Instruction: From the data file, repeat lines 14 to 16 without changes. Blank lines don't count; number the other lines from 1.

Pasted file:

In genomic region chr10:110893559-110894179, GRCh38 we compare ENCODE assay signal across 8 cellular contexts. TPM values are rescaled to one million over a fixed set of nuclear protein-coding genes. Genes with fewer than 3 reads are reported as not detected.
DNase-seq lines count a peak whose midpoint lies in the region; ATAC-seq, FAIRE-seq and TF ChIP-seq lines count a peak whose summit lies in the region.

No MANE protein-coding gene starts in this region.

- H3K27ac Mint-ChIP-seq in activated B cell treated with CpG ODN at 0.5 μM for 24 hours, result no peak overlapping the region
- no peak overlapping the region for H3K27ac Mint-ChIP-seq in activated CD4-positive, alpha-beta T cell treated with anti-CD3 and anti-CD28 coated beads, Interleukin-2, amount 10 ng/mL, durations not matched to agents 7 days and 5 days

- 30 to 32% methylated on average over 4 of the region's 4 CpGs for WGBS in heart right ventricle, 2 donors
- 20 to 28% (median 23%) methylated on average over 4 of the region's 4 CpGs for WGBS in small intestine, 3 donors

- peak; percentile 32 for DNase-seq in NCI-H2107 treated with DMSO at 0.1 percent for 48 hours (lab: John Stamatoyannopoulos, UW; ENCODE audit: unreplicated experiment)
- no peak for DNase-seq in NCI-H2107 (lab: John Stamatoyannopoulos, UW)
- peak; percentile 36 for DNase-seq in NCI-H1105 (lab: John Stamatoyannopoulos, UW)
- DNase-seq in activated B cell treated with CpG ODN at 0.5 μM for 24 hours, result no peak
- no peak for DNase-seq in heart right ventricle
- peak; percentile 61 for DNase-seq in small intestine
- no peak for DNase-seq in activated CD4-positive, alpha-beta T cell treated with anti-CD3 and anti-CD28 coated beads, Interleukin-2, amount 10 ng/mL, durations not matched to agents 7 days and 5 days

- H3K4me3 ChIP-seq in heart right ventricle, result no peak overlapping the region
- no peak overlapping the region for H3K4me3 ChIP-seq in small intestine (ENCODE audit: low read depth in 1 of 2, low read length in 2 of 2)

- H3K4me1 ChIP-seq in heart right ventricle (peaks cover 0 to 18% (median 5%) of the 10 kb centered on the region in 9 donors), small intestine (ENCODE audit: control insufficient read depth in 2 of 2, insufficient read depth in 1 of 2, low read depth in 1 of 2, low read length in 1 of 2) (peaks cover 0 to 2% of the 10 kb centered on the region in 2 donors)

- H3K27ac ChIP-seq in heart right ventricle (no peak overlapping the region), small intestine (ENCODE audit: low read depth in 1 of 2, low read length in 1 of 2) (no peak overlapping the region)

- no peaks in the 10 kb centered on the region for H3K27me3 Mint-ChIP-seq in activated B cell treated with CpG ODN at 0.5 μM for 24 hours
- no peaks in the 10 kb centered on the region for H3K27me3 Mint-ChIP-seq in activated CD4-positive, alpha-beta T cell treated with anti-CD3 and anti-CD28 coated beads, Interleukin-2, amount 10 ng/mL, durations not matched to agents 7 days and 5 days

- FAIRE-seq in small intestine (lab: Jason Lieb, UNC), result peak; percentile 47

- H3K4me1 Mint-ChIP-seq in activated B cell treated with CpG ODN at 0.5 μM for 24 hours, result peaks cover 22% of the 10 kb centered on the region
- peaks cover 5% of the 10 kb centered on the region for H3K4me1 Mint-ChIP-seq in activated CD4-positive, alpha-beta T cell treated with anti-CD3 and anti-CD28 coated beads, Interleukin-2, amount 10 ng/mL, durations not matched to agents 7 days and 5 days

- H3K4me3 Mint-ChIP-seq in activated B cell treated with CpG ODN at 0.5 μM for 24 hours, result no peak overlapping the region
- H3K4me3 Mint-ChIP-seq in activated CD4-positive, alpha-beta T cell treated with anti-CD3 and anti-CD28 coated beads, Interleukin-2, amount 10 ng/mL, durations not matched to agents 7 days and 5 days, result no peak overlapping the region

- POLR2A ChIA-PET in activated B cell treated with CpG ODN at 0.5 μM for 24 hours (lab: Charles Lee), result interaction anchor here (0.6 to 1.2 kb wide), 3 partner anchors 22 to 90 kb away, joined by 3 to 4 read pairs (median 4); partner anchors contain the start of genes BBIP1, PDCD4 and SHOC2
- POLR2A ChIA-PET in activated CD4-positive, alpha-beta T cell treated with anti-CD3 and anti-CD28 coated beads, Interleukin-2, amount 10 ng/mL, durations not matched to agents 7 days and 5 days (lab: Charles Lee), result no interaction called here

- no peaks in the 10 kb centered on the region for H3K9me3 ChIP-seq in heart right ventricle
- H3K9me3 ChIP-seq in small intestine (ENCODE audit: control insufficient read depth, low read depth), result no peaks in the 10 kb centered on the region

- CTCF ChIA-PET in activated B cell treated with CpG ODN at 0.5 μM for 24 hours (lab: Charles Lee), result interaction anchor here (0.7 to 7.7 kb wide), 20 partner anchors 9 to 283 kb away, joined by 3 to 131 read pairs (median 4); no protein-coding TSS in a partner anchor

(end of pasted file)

- no peak for DNase-seq in activated CD4-positive, alpha-beta T cell treated with anti-CD3 and anti-CD28 coated beads, Interleukin-2, amount 10 ng/mL, durations not matched to agents 7 days and 5 days

- H3K4me3 ChIP-seq in heart right ventricle, result no peak overlapping the region
- no peak overlapping the region for H3K4me3 ChIP-seq in small intestine (ENCODE audit: low read depth in 1 of 2, low read length in 2 of 2)